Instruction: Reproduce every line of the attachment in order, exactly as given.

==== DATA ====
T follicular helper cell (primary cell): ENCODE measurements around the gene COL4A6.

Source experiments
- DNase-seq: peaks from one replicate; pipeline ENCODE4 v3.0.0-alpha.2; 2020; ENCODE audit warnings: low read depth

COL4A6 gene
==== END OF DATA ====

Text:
T follicular helper cell (primary cell): ENCODE measurements around the gene COL4A6.

Source experiments
- DNase-seq: peaks from one replicate; pipeline ENCODE4 v3.0.0-alpha.2; 2020; ENCODE audit warnings: low read depth

COL4A6 gene